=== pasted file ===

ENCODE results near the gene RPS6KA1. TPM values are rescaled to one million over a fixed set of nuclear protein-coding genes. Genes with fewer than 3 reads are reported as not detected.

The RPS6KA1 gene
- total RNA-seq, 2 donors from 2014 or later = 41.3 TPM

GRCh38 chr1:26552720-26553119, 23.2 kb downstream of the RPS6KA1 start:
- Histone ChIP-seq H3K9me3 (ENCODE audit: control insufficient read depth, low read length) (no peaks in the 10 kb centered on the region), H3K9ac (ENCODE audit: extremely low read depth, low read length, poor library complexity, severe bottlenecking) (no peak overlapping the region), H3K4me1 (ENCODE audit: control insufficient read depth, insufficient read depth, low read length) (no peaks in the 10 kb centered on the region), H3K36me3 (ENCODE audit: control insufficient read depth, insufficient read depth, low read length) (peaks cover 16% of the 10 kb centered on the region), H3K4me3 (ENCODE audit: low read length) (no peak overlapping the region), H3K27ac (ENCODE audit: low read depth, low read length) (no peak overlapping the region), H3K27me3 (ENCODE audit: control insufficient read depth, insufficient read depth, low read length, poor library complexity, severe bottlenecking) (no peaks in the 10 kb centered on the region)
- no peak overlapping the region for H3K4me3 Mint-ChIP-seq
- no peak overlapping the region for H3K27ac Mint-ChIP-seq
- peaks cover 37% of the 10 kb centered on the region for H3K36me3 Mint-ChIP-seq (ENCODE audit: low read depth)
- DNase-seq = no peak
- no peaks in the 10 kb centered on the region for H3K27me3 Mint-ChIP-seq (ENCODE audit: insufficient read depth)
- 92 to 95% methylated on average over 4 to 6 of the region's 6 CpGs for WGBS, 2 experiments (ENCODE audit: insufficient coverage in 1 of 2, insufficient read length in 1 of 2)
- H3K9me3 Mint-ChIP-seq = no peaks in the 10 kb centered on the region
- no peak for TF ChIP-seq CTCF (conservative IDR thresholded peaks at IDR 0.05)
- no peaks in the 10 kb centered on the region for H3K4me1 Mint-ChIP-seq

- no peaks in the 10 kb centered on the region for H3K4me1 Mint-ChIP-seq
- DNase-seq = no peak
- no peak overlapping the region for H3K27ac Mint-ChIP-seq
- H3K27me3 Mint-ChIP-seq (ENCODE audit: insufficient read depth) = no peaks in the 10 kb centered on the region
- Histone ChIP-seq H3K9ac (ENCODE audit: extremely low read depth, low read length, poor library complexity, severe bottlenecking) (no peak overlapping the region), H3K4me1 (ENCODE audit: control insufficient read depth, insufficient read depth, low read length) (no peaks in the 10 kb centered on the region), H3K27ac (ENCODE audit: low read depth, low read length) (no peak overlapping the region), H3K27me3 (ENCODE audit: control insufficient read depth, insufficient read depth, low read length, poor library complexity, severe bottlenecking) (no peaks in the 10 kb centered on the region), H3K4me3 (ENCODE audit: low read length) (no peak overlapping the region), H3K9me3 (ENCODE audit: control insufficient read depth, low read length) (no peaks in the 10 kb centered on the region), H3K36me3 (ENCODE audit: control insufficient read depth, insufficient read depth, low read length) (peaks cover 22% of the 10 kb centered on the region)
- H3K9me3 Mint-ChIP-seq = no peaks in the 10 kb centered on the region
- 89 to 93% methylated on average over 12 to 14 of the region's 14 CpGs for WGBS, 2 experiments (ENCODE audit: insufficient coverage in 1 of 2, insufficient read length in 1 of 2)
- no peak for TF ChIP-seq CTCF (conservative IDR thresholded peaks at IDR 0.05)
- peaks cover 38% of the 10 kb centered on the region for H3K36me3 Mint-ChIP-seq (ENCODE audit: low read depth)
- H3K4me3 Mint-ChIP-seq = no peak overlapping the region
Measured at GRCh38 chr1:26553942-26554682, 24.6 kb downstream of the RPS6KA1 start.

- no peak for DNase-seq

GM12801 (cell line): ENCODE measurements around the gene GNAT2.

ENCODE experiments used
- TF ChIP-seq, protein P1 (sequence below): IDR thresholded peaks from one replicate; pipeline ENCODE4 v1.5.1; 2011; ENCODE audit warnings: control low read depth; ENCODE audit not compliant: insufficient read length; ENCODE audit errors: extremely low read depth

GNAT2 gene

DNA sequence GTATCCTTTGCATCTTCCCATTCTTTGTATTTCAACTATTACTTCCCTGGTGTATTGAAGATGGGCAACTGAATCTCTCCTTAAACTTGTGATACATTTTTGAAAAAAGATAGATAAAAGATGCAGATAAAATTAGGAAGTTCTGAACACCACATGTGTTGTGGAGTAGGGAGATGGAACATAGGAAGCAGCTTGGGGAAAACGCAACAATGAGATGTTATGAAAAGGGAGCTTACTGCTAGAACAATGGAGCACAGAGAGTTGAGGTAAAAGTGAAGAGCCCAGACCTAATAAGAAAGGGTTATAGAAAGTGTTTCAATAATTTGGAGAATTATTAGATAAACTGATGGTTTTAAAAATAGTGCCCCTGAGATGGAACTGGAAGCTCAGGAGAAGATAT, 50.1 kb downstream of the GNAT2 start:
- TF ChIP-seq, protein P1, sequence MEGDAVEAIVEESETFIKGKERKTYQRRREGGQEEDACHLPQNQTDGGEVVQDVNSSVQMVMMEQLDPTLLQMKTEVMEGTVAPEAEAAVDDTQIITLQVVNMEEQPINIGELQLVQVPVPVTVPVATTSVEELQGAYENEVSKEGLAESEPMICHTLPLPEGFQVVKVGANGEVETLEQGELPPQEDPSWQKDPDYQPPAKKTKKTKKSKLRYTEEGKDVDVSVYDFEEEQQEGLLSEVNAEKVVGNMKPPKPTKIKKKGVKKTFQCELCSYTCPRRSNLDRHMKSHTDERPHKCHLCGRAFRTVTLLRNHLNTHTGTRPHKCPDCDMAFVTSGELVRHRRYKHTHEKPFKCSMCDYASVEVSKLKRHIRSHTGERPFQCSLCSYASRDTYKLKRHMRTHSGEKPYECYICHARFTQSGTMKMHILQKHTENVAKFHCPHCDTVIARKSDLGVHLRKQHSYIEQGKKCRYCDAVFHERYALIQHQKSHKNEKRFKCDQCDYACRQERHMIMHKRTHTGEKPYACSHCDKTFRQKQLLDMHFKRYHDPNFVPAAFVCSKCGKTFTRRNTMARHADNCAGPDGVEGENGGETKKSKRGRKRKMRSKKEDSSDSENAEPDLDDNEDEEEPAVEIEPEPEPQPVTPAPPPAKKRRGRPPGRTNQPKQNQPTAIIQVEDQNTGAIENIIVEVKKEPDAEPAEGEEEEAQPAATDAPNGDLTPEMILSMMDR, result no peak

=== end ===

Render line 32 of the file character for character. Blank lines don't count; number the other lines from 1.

- TF ChIP-seq, protein P1, sequence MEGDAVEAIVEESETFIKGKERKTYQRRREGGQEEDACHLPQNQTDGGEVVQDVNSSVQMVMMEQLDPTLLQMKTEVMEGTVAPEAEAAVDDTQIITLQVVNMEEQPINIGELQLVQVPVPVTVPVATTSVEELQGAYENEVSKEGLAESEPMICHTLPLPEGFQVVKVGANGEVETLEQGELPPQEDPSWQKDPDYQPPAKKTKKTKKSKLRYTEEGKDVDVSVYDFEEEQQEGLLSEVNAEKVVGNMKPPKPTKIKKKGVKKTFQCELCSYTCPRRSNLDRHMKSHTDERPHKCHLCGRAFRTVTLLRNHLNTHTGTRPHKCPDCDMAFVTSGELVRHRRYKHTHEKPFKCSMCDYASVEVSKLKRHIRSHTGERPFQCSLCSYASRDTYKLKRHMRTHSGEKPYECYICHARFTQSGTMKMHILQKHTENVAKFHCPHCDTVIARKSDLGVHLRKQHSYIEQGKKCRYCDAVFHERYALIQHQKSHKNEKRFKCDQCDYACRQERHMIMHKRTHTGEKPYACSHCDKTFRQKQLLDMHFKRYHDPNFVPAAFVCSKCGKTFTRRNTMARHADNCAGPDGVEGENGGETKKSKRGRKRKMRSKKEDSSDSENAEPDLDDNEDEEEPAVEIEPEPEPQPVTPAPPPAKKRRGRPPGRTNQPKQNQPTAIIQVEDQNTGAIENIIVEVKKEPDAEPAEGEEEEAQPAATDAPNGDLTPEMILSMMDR, result no peak